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a tornado had hit the Ruskin store. "Ah, it probably shook

time:2023-12-03 01:51:55Classification:softwaresource:android

They talked mostly, indeed, of their young playfellow, of whom they felt, in some indistinct manner, they were to be bereft; they rallied Sir Jeoffry, told stories of her childhood and made pictures of her budding beauties, comparing them with those of young ladies who were celebrated toasts.

a tornado had hit the Ruskin store.

"She will sail among them like a royal frigate," said one; "and they will pale before her lustre as a tallow dip does before an illumination."

a tornado had hit the Ruskin store.

The clock struck twelve before she returned to them. Just as the last stroke sounded the door was thrown open, and there she stood, a woman on each side of her, holding a large silver candelabra bright with wax tapers high above her, so that she was in a flood of light.

a tornado had hit the Ruskin store.

She was attired in rich brocade of crimson and silver, and wore a great hooped petticoat, which showed off her grandeur, her waist of no more bigness than a man's hands could clasp, set in its midst like the stem of a flower; her black hair was rolled high and circled with jewels, her fair long throat blazed with a collar of diamonds, and the majesty of her eye and lip and brow made up a mien so dazzling that every man sprang to his feet beholding her.

She made a sweeping obeisance and then stood up before them, her head thrown back and her lips curving in the triumphant mocking smile of a great beauty looking upon them all as vassals.

"Down upon your knees," she cried, "and drink to me kneeling. From this night all men must bend so--all men on whom I deign to cast my eyes."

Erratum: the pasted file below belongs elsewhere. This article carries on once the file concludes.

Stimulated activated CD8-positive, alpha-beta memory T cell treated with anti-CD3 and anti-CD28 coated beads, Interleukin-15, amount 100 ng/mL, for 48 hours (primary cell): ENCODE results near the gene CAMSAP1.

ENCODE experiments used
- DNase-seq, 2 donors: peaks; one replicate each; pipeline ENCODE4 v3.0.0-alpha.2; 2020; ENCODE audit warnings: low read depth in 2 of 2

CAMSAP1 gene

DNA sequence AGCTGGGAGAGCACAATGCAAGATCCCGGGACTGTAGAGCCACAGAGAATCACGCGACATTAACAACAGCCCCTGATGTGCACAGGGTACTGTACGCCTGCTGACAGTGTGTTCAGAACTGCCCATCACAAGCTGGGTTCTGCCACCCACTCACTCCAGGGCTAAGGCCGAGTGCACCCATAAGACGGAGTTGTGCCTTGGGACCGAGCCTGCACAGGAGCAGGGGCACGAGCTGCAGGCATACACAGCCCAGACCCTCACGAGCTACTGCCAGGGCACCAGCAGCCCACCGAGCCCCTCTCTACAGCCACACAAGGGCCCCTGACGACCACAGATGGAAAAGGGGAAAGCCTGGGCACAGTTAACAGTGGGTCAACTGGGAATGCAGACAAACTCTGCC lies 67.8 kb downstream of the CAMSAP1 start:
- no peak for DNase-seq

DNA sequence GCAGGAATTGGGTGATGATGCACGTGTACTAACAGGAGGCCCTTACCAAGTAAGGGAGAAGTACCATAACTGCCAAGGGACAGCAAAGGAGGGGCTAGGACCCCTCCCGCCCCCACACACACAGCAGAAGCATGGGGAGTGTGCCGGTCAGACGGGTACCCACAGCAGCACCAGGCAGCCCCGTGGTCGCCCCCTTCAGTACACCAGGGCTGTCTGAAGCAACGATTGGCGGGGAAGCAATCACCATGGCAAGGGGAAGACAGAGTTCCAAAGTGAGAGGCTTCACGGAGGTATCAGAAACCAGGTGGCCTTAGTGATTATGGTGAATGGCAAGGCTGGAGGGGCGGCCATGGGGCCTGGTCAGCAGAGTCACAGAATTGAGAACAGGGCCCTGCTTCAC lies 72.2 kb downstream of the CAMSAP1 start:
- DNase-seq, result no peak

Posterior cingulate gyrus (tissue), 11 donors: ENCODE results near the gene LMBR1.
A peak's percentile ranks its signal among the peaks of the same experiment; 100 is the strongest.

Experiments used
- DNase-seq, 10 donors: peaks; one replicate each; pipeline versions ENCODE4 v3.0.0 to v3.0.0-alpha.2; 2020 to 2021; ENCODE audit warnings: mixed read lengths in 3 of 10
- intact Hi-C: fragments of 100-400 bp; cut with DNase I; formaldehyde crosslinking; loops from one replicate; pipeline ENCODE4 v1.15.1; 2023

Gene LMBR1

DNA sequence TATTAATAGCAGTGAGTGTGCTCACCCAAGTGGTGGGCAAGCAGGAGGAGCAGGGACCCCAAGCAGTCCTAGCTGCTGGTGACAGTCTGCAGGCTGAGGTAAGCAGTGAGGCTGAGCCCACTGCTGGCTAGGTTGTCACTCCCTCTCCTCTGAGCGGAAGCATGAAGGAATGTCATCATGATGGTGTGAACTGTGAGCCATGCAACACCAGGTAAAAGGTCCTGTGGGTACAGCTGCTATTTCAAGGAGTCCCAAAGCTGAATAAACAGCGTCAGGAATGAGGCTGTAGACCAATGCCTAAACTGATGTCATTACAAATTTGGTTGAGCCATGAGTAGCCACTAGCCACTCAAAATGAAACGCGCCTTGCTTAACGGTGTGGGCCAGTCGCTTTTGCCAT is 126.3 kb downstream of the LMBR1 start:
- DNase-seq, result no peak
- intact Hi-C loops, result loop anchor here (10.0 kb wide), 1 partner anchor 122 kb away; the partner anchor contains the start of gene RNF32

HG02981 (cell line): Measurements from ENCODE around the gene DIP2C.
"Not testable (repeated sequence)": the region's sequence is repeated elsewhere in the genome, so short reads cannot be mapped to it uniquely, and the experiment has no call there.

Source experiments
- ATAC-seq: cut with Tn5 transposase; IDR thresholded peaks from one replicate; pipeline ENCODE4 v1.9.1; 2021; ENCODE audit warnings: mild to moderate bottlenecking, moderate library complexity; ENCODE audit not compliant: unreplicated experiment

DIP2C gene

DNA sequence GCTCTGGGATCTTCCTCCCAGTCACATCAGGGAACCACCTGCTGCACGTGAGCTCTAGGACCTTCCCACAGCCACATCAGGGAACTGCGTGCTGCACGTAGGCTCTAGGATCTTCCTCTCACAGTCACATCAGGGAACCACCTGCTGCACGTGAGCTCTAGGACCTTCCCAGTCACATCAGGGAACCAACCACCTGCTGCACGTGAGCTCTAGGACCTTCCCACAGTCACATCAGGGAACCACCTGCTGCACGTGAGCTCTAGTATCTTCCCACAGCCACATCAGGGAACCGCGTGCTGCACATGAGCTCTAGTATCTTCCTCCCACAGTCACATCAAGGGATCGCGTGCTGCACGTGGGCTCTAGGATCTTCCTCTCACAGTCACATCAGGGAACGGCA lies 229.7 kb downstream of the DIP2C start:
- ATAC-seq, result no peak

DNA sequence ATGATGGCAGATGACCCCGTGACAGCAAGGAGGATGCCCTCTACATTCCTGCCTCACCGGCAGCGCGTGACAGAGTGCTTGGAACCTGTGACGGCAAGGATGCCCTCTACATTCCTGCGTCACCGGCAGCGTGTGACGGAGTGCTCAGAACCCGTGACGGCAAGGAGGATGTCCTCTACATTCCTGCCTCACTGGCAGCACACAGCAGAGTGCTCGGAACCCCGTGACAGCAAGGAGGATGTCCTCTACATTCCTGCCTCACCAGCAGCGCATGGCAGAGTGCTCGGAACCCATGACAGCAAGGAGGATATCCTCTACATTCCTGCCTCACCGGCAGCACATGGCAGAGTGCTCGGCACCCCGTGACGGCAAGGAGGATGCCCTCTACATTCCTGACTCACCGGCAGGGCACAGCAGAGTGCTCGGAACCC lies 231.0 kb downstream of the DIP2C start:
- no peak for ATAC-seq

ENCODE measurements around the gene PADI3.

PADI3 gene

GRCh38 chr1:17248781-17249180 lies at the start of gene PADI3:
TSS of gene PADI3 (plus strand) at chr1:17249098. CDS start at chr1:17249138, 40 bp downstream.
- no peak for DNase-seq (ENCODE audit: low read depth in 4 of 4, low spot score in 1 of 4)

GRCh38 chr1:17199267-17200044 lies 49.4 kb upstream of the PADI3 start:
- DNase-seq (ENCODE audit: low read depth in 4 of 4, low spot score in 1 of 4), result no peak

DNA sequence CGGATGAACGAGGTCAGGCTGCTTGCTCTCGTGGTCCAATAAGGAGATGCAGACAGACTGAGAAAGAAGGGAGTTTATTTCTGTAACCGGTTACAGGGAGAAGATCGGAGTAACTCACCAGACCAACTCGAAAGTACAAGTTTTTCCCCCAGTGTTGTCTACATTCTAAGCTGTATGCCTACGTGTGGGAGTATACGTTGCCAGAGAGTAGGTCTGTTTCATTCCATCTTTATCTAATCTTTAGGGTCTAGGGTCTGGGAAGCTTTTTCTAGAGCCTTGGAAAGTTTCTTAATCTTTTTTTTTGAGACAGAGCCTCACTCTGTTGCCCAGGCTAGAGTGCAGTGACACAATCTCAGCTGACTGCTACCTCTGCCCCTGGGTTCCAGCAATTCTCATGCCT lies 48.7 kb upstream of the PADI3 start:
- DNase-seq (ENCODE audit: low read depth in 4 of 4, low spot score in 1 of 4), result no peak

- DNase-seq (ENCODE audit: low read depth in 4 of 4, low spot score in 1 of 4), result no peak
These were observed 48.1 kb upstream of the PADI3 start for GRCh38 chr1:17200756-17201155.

CHAPTER V--"Not I," said she. "There thou mayst trust me. I would not be found out."

She went no more a-hunting in boy's clothes, but from this time forward wore brocades and paduasoys, fine lawn and lace. Her tirewoman was kept so busily engaged upon making rich habits, fragrant waters and essences, and so running at her bidding to change her gown or dress her head in some new fashion, that her life was made to her a weighty burden to bear, and also a painful one. Her place had before been an easy one but for her mistress's choleric temper, but it was so no more. Never had young lady been so exacting and so tempestuous when not pleased with the adorning of her face and shape. In the presence of polite strangers, whether ladies or gentlemen, Mistress Clorinda in these days chose to chasten her language and give less rein to her fantastical passions, but alone in her closet with her woman, if a riband did but not suit her fancy, or a hoop not please, she did not fear to be as scurrilous as she chose. In this discreet retirement she rapped out oaths and boxed her woman's ears with a vigorous hand, tore off her gowns and stamped them beneath her feet, or flung pots of pomade at the poor woman's head. She took these freedoms with such a readiness and spirit that she was served with a despatch and humbleness scarcely to be equalled, and, it is certain, never excelled.


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